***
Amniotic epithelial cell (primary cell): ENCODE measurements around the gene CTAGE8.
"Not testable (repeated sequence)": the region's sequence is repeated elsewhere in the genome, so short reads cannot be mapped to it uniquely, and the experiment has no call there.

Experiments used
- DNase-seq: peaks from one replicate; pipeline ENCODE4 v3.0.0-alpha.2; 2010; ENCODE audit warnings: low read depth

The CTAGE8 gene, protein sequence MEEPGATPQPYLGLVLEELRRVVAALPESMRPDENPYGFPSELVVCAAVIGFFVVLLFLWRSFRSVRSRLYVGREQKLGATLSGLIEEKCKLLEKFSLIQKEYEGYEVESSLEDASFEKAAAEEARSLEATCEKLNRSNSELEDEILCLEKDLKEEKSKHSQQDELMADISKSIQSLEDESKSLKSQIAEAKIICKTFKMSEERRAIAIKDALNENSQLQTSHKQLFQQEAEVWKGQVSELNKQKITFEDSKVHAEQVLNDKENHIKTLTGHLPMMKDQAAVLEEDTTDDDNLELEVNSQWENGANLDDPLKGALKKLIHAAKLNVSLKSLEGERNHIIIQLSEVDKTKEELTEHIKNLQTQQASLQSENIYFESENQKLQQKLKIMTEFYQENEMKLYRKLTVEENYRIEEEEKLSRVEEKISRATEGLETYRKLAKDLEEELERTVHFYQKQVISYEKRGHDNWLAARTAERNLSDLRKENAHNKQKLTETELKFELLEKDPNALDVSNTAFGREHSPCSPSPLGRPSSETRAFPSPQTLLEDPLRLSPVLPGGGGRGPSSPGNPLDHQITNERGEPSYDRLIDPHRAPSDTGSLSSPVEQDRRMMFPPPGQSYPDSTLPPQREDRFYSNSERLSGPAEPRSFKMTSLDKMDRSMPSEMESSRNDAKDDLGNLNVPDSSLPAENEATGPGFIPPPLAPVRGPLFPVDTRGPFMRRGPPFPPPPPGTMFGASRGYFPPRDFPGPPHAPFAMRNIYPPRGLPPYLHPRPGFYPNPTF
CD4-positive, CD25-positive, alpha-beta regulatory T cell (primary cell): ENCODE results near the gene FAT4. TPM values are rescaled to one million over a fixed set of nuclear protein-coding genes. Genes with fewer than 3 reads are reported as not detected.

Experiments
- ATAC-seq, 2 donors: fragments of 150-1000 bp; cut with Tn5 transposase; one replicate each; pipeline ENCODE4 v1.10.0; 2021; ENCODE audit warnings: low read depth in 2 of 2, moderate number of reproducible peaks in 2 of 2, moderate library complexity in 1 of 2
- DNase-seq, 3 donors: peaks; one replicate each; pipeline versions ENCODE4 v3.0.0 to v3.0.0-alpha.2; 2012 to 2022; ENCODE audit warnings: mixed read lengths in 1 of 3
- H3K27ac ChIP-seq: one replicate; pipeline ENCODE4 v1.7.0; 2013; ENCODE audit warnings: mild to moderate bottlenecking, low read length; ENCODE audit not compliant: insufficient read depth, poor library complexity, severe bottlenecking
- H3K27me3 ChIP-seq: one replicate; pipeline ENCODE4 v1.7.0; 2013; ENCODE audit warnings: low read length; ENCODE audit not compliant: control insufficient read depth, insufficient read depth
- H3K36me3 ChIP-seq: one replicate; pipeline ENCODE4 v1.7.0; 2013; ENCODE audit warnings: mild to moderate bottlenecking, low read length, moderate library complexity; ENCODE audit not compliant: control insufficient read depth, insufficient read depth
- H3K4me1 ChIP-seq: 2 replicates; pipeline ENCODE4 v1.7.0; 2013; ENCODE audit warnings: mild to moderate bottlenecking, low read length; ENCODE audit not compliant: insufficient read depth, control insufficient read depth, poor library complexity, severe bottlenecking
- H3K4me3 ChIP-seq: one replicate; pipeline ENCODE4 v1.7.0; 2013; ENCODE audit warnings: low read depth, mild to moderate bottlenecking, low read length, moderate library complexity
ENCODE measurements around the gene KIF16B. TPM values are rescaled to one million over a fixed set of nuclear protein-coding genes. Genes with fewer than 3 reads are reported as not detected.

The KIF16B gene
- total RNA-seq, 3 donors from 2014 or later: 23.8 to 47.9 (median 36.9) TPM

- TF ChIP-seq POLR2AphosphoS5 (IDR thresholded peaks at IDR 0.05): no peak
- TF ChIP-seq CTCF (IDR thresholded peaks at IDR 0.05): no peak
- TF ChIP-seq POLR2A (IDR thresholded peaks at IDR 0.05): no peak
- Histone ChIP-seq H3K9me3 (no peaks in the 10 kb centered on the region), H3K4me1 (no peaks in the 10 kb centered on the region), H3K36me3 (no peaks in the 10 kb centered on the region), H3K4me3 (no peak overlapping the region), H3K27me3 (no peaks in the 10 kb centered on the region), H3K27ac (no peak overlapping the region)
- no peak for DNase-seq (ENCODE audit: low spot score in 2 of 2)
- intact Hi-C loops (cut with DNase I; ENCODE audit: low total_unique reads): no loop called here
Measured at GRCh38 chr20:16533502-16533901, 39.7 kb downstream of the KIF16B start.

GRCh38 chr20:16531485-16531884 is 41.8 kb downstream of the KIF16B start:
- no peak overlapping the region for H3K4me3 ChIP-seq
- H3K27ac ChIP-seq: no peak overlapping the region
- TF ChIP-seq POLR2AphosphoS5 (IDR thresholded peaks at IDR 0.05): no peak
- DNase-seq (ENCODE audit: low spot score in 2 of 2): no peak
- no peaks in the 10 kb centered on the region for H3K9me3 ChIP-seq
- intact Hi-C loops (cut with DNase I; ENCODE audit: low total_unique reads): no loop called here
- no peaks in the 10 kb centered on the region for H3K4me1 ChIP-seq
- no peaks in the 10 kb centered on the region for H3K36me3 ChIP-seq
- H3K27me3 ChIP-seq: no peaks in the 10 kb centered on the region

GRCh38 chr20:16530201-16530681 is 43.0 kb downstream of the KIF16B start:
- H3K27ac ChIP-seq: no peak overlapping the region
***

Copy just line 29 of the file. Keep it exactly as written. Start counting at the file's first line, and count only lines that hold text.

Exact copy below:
- DNase-seq (ENCODE audit: low spot score in 2 of 2): no peak